Humans must become part of our defence strategy, in fact, humans are critical to our defence strategy! Technology has not yet evolved to the level where it can actively monitor human behaviour. Sure, human actions on technology systems can be monitored and analysed, but the reality is that technology can only monitor other technology systems. If you have paper based or manual processes in your organisation that can be targeted by cyber criminals (e.g. invoice processing and payment), then technology cannot be your first line of defence. In this instance, humans have to be your first line of defence, they must become your organisation’s firewall. This is becoming more critical as we have seen a significant rise in supply chain compromise, where adversaries are interfering with supply chain processes to get falsified invoices paid to fake beneficiaries.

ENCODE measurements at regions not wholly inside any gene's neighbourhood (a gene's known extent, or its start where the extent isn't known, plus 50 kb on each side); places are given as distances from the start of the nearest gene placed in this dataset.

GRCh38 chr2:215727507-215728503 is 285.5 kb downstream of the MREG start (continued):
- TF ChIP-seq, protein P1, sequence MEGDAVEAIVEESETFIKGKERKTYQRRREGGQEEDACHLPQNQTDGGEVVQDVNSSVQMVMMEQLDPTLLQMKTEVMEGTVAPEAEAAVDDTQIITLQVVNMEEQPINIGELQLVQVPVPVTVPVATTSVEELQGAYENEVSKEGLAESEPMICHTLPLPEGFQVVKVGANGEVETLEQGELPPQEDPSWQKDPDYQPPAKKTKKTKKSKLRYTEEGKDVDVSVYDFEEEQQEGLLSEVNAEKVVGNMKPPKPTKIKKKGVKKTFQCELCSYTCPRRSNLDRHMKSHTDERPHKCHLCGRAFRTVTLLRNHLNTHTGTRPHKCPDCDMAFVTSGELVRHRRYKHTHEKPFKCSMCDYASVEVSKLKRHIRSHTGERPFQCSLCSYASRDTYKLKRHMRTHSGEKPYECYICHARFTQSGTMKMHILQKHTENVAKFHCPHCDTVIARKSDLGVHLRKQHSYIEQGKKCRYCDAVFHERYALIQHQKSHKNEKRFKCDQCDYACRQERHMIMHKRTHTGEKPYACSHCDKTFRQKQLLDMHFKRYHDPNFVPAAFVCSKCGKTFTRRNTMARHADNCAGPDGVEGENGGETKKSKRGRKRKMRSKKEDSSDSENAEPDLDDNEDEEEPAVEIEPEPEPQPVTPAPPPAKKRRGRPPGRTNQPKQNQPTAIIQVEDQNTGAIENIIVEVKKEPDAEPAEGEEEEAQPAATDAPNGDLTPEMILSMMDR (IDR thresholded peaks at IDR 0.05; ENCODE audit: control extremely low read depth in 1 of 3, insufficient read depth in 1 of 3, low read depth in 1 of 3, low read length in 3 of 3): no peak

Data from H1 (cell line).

Building human firewalls is not a simple task; there are no firmware updates, or security patches that can be applied to humans. It requires the organisational culture to change. You must create culture where all your users, from the cleaning staff to the CEO and the Board, shares and owns the responsibility for IT security. You must create a culture where IT security becomes a practice that is embedded across the organisation, in all the technology systems and in all the business processes and practices, whether digital or manual. Creating this culture is a journey, one that never ends. It requires continuous awareness and education, strategy, vision, innovation, leadership, commitment, a passionate IT Security team, buy-inform the organisation, and most importantly, it must make your users feel empowered. The key component in building this culture is understanding the weaknesses in the organisational defences. Conducting practical exercises using penetration testing and social engineering tactics that simulate actual and plausible cyber-attacks will highlight the real gaps in your defences.